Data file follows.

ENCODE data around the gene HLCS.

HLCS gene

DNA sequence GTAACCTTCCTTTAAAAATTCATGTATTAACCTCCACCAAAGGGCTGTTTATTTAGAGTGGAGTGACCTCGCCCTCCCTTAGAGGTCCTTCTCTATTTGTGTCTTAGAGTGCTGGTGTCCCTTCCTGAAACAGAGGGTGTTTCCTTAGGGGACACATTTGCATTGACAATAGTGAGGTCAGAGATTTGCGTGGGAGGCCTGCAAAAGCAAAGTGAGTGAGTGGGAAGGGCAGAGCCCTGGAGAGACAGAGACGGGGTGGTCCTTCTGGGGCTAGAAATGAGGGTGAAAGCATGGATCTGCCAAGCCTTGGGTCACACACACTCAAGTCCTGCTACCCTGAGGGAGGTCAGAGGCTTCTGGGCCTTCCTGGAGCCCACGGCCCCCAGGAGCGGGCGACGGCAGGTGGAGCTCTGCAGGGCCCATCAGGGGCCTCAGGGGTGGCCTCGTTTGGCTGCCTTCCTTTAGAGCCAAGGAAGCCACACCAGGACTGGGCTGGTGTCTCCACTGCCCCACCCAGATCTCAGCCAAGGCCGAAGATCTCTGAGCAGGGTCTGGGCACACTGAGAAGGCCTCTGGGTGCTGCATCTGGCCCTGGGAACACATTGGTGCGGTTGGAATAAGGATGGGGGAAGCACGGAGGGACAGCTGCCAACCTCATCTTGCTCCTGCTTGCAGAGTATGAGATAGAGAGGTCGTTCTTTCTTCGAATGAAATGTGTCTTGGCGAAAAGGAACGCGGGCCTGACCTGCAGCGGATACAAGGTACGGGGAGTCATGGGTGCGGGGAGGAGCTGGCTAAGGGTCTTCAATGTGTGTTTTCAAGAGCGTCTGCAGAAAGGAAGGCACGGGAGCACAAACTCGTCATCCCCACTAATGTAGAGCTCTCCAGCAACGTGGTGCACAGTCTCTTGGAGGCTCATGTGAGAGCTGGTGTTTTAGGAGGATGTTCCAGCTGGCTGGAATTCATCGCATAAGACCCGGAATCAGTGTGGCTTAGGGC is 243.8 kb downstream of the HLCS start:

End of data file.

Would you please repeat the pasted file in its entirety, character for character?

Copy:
ENCODE data around the gene HLCS.

HLCS gene

DNA sequence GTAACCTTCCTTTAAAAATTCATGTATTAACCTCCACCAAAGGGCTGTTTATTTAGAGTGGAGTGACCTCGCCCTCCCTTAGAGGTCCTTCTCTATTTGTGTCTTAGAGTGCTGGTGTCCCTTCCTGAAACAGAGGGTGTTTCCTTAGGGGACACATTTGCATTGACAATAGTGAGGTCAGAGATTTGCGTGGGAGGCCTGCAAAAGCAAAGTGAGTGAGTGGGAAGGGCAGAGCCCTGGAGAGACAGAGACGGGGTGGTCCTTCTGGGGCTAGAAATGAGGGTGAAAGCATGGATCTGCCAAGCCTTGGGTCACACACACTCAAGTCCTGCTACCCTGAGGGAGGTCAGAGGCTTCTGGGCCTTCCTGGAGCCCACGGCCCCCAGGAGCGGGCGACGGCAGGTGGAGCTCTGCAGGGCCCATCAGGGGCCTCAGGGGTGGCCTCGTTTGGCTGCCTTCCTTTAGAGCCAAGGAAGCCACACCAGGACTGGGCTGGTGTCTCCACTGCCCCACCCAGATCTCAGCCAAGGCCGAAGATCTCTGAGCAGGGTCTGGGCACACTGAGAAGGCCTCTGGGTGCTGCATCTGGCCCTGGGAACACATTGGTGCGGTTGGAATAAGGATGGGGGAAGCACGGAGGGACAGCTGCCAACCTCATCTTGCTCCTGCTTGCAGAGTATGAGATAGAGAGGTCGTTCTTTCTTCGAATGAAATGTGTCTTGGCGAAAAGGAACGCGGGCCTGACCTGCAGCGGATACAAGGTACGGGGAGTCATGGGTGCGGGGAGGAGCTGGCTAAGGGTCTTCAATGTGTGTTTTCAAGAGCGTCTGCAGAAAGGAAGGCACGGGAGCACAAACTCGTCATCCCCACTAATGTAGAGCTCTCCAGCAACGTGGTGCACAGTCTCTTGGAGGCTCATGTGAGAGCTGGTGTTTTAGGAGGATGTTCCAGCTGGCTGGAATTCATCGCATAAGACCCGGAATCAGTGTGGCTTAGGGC is 243.8 kb downstream of the HLCS start: